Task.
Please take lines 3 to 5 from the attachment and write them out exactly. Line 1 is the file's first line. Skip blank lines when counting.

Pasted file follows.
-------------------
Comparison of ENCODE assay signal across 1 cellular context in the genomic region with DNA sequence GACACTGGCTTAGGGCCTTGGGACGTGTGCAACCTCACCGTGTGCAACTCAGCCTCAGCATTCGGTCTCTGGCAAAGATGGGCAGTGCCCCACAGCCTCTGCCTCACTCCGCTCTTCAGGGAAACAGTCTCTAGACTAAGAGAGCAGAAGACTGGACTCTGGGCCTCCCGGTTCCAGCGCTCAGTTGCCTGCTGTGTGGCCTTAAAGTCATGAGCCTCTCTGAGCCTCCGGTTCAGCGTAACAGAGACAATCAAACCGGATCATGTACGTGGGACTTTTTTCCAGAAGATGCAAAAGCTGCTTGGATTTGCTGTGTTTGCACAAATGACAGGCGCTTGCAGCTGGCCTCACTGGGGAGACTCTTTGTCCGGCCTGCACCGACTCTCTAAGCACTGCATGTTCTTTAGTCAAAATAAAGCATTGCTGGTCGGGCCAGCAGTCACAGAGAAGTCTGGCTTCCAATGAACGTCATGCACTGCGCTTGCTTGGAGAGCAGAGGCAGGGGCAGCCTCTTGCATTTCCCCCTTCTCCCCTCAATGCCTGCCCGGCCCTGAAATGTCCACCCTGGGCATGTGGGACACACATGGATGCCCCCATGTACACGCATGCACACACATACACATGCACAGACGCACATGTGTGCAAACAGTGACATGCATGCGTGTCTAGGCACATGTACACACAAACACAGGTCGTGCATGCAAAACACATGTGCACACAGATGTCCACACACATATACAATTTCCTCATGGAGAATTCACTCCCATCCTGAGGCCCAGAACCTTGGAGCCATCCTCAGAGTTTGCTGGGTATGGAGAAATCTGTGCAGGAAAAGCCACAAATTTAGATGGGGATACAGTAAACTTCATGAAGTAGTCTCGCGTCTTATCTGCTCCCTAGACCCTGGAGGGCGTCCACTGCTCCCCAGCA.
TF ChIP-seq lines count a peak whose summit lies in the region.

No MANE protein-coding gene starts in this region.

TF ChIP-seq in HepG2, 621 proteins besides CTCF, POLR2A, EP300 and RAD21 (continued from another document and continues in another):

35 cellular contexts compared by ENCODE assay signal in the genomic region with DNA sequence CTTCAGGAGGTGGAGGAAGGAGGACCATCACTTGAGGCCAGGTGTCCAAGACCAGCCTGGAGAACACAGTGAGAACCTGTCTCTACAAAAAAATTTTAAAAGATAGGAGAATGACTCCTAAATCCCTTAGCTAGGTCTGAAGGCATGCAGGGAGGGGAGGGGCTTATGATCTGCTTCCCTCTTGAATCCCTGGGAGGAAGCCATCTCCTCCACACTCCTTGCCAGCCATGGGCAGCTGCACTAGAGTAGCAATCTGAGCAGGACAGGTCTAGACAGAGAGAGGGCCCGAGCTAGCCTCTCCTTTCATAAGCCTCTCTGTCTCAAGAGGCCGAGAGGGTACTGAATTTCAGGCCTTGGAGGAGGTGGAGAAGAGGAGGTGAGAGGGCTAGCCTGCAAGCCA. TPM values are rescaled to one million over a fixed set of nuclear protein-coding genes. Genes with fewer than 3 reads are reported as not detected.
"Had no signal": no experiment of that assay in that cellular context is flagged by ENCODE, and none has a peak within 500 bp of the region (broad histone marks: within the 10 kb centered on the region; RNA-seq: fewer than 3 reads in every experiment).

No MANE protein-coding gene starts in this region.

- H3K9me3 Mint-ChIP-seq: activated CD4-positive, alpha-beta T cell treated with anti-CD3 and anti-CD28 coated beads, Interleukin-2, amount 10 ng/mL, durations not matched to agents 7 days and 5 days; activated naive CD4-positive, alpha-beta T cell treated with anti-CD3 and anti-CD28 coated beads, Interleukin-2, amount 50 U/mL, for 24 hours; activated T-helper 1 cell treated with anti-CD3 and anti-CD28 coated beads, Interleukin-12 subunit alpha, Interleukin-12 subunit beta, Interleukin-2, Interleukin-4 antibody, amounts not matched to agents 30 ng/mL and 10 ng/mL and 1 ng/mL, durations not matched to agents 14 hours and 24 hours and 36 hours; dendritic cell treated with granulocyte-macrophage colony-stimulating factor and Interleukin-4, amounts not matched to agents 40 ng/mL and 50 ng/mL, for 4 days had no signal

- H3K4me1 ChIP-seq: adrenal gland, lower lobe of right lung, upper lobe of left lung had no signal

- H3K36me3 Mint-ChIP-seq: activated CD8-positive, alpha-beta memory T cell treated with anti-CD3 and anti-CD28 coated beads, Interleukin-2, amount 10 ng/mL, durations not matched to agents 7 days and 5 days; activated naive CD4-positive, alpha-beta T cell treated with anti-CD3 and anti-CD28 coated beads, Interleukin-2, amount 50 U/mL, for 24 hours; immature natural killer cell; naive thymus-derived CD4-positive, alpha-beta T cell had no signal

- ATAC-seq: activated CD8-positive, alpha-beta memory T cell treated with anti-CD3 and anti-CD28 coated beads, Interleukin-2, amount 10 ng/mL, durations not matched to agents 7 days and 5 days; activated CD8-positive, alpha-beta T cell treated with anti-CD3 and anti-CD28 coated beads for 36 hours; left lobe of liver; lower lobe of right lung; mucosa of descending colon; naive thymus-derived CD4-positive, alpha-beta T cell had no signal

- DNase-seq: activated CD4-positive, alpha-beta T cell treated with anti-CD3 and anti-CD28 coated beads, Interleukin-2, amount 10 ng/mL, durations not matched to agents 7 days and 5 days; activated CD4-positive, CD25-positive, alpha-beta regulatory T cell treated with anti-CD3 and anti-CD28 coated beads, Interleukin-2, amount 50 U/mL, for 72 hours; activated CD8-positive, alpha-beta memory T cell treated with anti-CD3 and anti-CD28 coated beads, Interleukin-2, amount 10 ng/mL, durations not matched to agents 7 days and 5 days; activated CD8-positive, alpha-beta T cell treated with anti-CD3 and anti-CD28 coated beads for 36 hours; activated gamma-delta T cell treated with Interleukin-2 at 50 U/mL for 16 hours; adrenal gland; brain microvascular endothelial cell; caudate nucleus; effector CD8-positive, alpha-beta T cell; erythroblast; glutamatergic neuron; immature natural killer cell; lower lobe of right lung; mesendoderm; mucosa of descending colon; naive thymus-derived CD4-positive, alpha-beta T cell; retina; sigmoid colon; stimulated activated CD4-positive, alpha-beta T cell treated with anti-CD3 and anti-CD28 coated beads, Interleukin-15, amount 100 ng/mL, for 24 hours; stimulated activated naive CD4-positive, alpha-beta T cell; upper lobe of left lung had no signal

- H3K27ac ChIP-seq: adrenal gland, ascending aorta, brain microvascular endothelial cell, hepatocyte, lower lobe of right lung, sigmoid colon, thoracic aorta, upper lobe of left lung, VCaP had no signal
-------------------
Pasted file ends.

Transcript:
No MANE protein-coding gene starts in this region.

TF ChIP-seq in HepG2, 621 proteins besides CTCF, POLR2A, EP300 and RAD21 (continued from another document and continues in another):

35 cellular contexts compared by ENCODE assay signal in the genomic region with DNA sequence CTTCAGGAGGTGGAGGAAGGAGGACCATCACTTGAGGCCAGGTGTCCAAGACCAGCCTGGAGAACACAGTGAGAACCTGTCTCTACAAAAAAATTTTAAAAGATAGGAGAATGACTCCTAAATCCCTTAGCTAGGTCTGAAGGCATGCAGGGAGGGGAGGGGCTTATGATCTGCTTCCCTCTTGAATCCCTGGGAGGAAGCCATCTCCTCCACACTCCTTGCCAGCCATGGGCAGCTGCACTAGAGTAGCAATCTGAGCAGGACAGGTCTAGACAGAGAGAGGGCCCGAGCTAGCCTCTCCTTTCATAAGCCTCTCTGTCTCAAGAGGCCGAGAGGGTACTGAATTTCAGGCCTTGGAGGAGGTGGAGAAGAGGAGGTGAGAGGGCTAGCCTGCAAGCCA. TPM values are rescaled to one million over a fixed set of nuclear protein-coding genes. Genes with fewer than 3 reads are reported as not detected.